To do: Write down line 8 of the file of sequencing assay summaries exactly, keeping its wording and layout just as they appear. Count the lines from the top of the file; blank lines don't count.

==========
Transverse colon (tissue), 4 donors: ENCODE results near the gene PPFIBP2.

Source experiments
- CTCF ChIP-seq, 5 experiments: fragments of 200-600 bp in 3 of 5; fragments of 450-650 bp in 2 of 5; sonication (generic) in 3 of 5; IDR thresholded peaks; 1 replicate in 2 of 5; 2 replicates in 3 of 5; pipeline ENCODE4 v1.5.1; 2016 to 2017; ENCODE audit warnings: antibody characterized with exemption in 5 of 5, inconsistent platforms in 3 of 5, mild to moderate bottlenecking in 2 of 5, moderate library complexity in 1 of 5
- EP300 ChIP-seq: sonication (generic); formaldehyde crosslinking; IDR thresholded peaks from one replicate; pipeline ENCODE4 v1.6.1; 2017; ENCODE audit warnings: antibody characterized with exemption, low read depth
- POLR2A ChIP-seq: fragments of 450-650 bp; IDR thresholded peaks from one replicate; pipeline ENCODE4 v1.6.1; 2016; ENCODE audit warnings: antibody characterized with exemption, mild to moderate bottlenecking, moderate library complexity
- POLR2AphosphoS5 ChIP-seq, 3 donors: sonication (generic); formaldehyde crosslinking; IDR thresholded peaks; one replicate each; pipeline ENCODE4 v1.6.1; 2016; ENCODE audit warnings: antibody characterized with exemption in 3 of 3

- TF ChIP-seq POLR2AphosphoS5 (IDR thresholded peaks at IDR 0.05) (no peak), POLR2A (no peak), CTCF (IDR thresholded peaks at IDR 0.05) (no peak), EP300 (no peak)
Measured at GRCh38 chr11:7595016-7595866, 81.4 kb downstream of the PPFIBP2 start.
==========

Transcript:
Measured at GRCh38 chr11:7595016-7595866, 81.4 kb downstream of the PPFIBP2 start.